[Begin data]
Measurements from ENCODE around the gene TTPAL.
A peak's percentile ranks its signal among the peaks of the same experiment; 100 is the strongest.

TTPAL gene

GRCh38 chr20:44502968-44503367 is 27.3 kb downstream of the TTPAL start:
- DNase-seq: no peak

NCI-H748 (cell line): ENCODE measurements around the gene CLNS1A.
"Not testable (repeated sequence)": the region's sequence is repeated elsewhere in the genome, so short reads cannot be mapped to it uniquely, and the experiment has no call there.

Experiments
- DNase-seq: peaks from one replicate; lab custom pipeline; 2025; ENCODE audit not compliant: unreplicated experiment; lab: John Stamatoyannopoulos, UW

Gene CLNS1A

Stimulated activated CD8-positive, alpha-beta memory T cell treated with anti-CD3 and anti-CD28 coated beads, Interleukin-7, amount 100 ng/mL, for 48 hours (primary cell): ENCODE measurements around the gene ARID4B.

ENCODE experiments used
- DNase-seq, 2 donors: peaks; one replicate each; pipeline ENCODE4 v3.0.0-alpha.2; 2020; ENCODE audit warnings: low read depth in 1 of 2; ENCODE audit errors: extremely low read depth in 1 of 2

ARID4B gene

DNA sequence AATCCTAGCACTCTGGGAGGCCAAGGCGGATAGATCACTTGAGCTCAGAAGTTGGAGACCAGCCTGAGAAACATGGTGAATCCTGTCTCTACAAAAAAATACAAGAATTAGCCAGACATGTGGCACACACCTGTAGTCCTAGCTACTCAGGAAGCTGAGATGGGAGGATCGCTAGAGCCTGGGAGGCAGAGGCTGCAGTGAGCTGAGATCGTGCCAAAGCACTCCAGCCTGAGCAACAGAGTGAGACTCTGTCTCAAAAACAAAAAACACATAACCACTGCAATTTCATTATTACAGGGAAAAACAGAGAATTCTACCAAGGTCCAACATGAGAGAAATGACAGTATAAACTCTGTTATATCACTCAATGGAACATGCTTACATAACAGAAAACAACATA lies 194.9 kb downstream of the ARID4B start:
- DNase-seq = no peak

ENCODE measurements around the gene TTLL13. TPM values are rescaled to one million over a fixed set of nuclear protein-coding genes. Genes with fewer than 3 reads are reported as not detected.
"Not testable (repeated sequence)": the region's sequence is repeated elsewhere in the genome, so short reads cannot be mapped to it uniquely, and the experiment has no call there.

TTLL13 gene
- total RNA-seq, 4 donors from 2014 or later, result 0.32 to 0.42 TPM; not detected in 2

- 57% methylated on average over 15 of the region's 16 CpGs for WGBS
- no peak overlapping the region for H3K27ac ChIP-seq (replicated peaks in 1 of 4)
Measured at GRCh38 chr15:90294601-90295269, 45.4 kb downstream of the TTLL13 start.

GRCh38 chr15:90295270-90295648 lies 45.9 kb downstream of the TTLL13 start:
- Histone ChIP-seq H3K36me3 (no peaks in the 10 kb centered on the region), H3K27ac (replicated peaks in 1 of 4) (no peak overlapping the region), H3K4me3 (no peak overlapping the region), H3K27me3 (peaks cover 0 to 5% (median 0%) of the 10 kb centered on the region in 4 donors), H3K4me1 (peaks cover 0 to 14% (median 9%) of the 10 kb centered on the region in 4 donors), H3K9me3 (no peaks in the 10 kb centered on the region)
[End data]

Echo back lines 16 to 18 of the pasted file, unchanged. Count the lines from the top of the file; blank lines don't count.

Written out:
- DNase-seq = no peak

ENCODE measurements around the gene TTLL13. TPM values are rescaled to one million over a fixed set of nuclear protein-coding genes. Genes with fewer than 3 reads are reported as not detected.
"Not testable (repeated sequence)": the region's sequence is repeated elsewhere in the genome, so short reads cannot be mapped to it uniquely, and the experiment has no call there.